The Honourable Mr Justice Sales did not accept these submissions and stated that ‘s. 33B(2) is entirely clear in its effect. It allows the GDC to impose a requirement on ‘any person (except the person in respect of whom the information or document is sought)’ to supply information or ‘any document in his custody or under his control which appears to the Council relevant to the discharge of those functions’. There was therefore no basis for any suggestion that the GDC had breached its obligations under Article 8.
In relation to the wider issue of use of patient notes within the GDC, the registrar was under an obligation to refer all evidential material relevant to the allegation to the IC when a matter was referred. Both the members of the IC and the PC were subject to common law duties of confidentiality owed to the patients and the dentist. It was stated that ‘the reason that the GDC is given statutory authority to make use of patient records in this way is because the public interest in investigation of allegations against dentists and other medical practitioners of impairment of fitness to practice has been assessed by Parliament to be so strong as to override private interests of patients in preserving confidentiality, to the extent necessary for the investigation to take place’.
It was clear that if a particular act of disclosure could not be justified under Article 8(2), a breach of Article 8 would occur if it took place. However, it was the view of the learned Judge that, applying similar reasoning to that employed in the leading Strasbourg case of MS v Sweden (1999) 28 EHRR 313, it was clear that the proposed disclosure in this case pursued a legitimate objective specified in Article 8(2), as being ‘in the interests of…public safety’, ‘for the protection of health and morals’ and ‘for the protection of the rights and freedoms of others’. The investigation of the allegations against Dr Al-Naher was necessary to ensure public confident in the profession. There were sufficient safeguards with respect to the protection of the patient’s interests.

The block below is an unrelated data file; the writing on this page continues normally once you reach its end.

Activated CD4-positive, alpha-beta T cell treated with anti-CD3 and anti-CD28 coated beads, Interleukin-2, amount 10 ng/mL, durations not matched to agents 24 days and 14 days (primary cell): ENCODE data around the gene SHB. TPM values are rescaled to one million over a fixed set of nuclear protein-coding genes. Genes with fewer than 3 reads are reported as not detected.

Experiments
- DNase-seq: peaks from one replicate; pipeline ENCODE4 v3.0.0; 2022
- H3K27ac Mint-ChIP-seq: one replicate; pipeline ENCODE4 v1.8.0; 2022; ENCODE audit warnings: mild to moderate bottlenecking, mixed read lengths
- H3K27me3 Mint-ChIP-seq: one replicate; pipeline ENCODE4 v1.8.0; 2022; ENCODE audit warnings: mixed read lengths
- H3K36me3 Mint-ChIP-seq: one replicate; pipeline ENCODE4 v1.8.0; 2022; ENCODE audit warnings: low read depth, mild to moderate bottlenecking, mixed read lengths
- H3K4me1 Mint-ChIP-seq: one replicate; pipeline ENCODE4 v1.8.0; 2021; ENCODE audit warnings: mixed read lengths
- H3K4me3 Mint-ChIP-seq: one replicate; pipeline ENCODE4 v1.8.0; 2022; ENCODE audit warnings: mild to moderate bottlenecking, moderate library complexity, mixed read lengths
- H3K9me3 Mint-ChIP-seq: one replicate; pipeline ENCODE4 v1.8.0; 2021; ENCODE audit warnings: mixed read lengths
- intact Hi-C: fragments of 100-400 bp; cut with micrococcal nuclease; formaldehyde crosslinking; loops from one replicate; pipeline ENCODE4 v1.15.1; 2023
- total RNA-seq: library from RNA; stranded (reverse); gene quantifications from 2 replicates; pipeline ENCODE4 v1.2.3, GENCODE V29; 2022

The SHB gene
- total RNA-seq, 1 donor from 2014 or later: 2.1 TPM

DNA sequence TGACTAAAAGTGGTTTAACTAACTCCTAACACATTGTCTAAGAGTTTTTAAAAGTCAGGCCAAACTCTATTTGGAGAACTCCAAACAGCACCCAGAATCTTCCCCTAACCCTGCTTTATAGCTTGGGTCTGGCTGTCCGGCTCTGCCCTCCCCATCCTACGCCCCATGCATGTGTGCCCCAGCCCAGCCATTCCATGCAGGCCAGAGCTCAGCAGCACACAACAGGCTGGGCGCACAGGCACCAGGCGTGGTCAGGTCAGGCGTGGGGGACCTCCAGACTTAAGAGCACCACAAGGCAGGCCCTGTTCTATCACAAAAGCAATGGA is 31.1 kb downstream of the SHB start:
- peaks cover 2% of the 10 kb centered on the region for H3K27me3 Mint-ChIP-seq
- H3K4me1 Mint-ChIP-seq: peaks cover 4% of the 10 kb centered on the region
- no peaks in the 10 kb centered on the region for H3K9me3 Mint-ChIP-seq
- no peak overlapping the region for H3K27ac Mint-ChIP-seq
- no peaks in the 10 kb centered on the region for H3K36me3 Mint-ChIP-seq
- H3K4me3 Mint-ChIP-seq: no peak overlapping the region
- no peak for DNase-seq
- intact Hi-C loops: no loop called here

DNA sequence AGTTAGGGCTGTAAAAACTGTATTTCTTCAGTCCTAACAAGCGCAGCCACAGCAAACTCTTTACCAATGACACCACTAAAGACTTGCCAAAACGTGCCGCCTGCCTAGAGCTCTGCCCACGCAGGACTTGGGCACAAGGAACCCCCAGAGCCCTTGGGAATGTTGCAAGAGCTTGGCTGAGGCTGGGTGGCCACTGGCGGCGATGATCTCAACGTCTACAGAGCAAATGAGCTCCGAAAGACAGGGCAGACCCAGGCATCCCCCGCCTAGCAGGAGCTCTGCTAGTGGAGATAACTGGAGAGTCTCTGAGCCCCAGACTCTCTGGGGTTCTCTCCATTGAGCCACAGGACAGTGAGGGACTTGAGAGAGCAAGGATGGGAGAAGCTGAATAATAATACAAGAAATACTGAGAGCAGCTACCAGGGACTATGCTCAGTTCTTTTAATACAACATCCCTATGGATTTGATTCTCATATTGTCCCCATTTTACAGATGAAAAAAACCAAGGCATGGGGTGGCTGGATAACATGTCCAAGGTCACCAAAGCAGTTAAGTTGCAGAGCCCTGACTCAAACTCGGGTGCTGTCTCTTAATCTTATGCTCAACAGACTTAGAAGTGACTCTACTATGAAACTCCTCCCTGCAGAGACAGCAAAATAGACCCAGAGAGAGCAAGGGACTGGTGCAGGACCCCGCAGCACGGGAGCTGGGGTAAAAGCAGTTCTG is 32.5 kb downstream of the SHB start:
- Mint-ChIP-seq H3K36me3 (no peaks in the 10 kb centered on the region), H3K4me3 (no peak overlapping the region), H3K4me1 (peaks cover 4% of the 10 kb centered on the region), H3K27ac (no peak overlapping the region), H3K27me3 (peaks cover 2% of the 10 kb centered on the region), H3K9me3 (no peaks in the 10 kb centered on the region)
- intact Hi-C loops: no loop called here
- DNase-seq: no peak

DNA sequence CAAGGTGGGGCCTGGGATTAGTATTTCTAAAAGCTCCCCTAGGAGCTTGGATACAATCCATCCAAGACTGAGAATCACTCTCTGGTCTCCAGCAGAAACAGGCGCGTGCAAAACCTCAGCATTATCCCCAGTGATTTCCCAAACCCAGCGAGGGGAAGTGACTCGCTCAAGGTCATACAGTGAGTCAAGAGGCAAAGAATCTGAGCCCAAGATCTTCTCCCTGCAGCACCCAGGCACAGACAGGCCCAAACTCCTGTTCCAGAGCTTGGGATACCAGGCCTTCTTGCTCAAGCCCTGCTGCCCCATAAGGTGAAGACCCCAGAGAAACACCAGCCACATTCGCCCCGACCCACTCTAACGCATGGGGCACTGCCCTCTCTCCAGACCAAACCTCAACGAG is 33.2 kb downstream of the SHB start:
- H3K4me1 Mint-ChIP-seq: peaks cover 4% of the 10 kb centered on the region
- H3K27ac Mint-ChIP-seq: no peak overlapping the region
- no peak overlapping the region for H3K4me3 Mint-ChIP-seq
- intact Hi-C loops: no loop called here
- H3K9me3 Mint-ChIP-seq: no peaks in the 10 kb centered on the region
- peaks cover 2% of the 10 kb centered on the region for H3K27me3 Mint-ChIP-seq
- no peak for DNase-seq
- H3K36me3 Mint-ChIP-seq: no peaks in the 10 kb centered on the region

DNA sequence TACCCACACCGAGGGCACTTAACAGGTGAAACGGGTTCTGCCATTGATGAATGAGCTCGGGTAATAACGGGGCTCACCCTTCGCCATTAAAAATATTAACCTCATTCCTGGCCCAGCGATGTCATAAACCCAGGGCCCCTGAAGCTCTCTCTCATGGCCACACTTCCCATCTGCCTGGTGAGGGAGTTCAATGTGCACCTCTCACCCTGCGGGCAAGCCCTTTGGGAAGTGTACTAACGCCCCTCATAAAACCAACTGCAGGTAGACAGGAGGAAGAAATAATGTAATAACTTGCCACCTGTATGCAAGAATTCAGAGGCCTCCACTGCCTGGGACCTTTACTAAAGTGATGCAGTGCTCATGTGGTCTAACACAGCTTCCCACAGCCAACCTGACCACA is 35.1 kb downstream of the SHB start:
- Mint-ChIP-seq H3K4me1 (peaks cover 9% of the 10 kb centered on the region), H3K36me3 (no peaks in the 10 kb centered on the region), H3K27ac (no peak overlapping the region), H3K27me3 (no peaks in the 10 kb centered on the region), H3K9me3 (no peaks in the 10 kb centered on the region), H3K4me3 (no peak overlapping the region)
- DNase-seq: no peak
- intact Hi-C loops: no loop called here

In view of the strength of the public interest in allowing disclosure of the patient records for the GDC investigation and the safeguards which are in place to ensure that the records are only used for that purpose, Article 8 cannot be taken to impose an obligation on the GDC to obtain an order of the court before arranging for the onward disclosure of the patient records to the IC and then to a PC. The ECtHR had not identified any such obligation in MS v Sweden. Indeed, if the GDC were so obliged in every case, expense and depletion of time and resources would have a detrimental impact on their important investigatory functions.
However, it was noted that ‘it will usually be a matter of good practice (albeit not a legal obligation) to inform the patients in advance about what the GDC proposes to do with records, so that they have an opportunity to consider whether to make objections to that course and if need be apply to court to raise such objections’.
Amicie Knowles, Legal Assistant